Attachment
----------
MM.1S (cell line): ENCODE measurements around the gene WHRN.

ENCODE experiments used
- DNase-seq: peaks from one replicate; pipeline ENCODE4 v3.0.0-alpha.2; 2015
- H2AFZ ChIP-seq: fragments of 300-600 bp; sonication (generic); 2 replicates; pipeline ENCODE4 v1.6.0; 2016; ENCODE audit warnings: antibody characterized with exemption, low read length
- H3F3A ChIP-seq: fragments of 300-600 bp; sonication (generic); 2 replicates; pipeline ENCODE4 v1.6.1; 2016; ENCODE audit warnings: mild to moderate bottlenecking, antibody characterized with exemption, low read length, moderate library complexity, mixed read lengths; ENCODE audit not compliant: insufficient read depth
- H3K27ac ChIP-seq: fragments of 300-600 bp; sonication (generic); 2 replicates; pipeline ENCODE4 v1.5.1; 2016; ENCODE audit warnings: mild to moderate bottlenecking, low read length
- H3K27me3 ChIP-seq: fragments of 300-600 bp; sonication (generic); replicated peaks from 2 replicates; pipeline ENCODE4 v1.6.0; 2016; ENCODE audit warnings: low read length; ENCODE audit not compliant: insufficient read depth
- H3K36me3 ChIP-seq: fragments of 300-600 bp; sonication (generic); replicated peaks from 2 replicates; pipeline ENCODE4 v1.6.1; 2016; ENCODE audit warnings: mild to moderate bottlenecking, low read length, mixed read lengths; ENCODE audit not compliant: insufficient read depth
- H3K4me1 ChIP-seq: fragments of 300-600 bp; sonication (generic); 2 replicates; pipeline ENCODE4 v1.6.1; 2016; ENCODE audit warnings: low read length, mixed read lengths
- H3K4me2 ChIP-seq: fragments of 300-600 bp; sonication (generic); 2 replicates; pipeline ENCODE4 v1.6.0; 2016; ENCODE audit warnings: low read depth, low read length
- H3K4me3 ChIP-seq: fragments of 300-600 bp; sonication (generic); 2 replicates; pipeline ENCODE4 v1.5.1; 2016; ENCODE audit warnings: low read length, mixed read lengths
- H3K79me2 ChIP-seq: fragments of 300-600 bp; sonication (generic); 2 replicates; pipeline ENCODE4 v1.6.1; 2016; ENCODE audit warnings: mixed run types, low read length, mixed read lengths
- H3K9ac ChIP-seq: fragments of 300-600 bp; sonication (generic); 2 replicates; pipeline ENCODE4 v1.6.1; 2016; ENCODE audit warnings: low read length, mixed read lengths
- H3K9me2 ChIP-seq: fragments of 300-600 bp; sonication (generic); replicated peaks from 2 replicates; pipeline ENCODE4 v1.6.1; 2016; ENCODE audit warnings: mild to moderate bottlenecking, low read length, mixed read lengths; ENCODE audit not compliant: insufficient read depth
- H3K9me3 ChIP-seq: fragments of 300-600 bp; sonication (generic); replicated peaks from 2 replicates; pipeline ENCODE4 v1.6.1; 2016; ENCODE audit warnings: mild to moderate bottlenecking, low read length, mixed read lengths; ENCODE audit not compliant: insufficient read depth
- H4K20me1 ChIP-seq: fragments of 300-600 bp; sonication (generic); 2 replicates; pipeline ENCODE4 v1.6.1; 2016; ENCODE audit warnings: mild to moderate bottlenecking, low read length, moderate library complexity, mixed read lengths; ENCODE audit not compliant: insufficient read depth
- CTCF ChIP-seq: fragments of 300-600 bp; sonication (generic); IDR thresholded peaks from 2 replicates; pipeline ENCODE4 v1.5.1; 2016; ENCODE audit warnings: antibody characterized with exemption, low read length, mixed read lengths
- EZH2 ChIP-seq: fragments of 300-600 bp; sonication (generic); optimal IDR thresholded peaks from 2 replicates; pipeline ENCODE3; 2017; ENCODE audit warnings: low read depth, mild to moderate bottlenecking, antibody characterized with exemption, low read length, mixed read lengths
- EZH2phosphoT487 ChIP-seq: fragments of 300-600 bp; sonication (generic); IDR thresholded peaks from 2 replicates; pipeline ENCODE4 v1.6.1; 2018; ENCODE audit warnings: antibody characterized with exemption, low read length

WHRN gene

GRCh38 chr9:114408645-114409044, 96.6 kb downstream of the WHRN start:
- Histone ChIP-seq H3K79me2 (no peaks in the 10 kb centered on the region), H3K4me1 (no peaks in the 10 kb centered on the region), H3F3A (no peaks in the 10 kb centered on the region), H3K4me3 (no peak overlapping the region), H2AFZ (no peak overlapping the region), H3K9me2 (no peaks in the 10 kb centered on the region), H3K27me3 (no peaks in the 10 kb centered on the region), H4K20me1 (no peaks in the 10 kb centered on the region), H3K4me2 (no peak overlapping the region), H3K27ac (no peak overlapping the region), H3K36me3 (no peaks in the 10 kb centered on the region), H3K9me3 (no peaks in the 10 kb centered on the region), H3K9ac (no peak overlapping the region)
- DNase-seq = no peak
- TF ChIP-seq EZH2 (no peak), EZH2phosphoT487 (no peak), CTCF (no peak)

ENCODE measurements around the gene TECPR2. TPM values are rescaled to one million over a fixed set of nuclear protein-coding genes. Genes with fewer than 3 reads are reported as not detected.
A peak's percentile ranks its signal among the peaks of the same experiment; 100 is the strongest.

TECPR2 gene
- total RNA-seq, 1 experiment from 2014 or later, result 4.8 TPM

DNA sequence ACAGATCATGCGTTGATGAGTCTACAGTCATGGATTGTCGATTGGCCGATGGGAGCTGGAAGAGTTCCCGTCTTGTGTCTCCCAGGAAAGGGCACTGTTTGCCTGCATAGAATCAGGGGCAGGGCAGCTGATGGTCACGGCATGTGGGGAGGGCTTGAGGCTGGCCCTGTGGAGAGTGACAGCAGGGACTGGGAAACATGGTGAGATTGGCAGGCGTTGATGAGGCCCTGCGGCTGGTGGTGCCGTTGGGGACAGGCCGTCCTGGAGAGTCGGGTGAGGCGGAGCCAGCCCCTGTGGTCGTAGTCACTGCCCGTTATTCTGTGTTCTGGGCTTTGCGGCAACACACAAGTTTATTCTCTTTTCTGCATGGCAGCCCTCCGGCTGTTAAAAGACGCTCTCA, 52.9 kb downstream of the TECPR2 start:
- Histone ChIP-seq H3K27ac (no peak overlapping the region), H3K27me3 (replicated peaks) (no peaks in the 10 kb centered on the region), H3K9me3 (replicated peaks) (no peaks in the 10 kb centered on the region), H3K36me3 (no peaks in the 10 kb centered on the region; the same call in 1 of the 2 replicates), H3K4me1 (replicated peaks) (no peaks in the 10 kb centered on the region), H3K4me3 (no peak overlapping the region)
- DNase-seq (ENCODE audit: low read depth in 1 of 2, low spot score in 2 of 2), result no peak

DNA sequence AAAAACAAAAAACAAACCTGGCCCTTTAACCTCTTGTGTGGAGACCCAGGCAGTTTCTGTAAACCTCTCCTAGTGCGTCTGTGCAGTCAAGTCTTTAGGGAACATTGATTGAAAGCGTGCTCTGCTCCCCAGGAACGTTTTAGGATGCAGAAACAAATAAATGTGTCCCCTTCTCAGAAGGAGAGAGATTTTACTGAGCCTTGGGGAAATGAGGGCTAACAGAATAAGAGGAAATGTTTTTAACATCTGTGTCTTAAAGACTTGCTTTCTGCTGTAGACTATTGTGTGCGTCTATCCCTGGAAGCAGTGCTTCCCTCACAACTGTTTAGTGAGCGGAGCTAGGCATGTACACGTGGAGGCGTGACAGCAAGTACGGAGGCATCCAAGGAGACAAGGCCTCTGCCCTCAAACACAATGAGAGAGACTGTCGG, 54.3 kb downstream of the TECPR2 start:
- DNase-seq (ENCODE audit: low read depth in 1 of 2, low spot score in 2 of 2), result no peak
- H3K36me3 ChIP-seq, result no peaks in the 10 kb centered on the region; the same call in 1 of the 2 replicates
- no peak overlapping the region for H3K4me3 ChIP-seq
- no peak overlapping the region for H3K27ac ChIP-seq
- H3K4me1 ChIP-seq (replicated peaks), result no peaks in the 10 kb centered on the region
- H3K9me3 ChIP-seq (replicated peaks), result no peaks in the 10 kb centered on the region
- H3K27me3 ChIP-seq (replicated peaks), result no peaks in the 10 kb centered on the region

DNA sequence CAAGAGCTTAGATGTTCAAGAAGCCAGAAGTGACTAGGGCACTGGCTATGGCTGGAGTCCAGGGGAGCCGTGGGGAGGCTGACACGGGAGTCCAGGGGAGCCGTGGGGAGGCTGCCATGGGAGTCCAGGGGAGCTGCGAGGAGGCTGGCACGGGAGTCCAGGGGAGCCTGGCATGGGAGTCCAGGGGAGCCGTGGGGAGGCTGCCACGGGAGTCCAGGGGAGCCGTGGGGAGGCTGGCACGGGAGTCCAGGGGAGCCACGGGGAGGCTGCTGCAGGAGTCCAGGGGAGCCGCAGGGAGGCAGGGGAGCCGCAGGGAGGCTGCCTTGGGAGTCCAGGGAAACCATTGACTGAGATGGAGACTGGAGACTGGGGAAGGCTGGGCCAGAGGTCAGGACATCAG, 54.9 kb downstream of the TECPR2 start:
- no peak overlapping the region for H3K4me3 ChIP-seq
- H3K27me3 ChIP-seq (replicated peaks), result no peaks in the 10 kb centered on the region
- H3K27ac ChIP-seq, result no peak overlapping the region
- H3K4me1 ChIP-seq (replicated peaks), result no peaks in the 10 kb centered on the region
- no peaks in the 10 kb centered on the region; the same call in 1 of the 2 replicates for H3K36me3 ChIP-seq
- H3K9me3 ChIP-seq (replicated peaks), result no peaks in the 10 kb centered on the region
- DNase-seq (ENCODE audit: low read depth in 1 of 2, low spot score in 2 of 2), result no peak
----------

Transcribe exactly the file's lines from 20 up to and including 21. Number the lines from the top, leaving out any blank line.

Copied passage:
WHRN gene

GRCh38 chr9:114408645-114409044, 96.6 kb downstream of the WHRN start: